You have the right to be connected to the gas network by a gas transporter (see Chapter 1). Gas mains and service pipes are owned by gas transporters. There are a number of gas transporters, but National Grid Gas is the main one. A gas transporter has a statutory duty to connect your premises to the gas mains if:
•you are the owner or occupier (an ‘occupier’ is a person who occupies any premises legally, whether or not s/he pays rent or some other charge); and
•the premises are within 23 metres of the nearest gas main.
Where there is an existing domestic supply, you obtain a contract by contacting the gas supplier. Under SLC 22, a gas supplier must offer to enter into a gas supply contract with you after receiving a request. The offer must be made ‘within a reasonable time’ of receiving the request.
A domestic supply contract or a deemed contract must include:1Condition 22.5 SLC; Electricity and Gas (Internal Markets) Regulations 2011 No.2704
•the identity and address of the supplier; and
•the services provided (including any maintenance services) and any service quality levels to be met; and
•if a connection is required, when that connection will take place; and
•the means by which up to date information on all applicable tariffs and any maintenance charges may be obtained; and
•any conditions for renewal of the contract.
If there is no existing supply, you must inform the transporter in writing that you require a supply of gas at the premises concerned (there will normally be a standard form). You are charged for the costs of connecting your premises to the network (see here) unless you choose to have independent contractors do the work for you (see here).2s10(1)(b) GA 1986; see also condition 4B Gas Transporters SLC All gas suppliers are under an obligation to supply gas under a contract to new customers (ie, owners or occupiers who request a supply) whose premises are already connected to the gas mains either directly or by a service pipe. The ‘obligation to supply’ is a condition of each supplier’s licence. You cannot enforce the obligation to supply without the help of Ofgem because it is contained in the supplier’s licence rather than in legislation. All gas suppliers must publish the principal terms of the contracts available from them and bring them to the attention of customers.3Condition 23.1 SLC These cover the terms and conditions under which gas is supplied and are regulated by conditions within the supplier’s licence regulated by Ofgem. If you have been supplied under the terms of a contract initially, the supplier must continue to supply you until either the contract comes to an end or it is terminated. A gas supplier continues to supply gas under the terms of a deemed contract if your contract has come to an end (see here).4Conditions 7 and 23.2 SLC A deemed contract must not: •have a fixed-term period for the contract to run or have a termination fee;5Condition 7.6A SLCor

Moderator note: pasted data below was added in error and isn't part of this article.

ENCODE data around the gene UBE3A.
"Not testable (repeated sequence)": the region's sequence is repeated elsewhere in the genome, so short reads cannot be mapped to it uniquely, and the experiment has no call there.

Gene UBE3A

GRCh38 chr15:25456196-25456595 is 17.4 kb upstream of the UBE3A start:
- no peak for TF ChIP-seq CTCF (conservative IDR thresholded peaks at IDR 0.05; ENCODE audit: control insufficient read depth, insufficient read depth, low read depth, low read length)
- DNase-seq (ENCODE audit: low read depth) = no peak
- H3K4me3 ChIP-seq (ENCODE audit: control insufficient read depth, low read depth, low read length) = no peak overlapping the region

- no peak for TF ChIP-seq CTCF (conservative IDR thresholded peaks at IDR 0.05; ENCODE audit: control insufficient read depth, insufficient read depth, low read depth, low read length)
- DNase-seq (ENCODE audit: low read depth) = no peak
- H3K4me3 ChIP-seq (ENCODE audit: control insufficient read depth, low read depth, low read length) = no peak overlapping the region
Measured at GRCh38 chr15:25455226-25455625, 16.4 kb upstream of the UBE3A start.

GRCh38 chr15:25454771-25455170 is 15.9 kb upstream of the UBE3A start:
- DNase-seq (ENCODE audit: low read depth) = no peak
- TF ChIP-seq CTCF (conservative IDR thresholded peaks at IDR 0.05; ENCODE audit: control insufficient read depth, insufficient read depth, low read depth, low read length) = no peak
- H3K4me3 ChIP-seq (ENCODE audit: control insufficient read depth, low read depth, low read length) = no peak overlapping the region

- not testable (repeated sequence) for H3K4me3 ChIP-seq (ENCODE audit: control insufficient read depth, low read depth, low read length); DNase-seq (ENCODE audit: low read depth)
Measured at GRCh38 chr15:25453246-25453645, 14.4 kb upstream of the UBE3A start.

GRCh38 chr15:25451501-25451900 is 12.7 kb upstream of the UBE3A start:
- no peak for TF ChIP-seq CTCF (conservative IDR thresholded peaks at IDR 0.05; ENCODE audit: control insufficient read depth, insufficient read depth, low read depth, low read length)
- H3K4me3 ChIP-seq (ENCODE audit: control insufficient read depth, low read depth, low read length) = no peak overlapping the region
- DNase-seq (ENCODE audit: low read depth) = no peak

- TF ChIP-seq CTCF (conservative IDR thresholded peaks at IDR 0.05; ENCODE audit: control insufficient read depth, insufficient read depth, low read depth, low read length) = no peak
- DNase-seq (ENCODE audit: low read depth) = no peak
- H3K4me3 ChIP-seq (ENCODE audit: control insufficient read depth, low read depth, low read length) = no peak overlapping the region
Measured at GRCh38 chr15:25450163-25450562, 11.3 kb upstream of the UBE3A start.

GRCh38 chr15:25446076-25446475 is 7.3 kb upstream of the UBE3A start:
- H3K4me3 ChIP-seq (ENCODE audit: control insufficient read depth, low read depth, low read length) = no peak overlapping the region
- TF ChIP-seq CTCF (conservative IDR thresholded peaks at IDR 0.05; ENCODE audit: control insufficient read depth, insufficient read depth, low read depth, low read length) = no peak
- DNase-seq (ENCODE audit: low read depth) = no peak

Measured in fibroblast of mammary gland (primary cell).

•require you to give notice before you are able to switch supplier, except where there is a change in ownership of the premises. The supplier must invite you to enter into a further contract to run immediately following the expiry or termination of your existing contract.
The obligation on a gas supplier to supply you with gas under the terms of a deemed contract could also arise if a supplier is ordered to do so by Ofgem. Ofgem has the power to suspend or revoke a supplier’s licence. If this happens, or if a supplier is unable to continue to supply gas (eg, if it goes into liquidation), Ofgem can order an alternative supplier to supply you instead.
There are minimum standards for supply, distribution and reconnection of gas, under the Gas (Standards of Performance) Regulations 2005 and the Electricity and Gas (Standards of Performance) (Suppliers) Regulations 2015. Such an order is treated as the equivalent of a judgment in the County Court in England and Wales or as if it were an extract registered decree arbitral bearing a warrant for execution issued by the Sheriff’s Court.6s39B (4)(a) and (b) EA 1989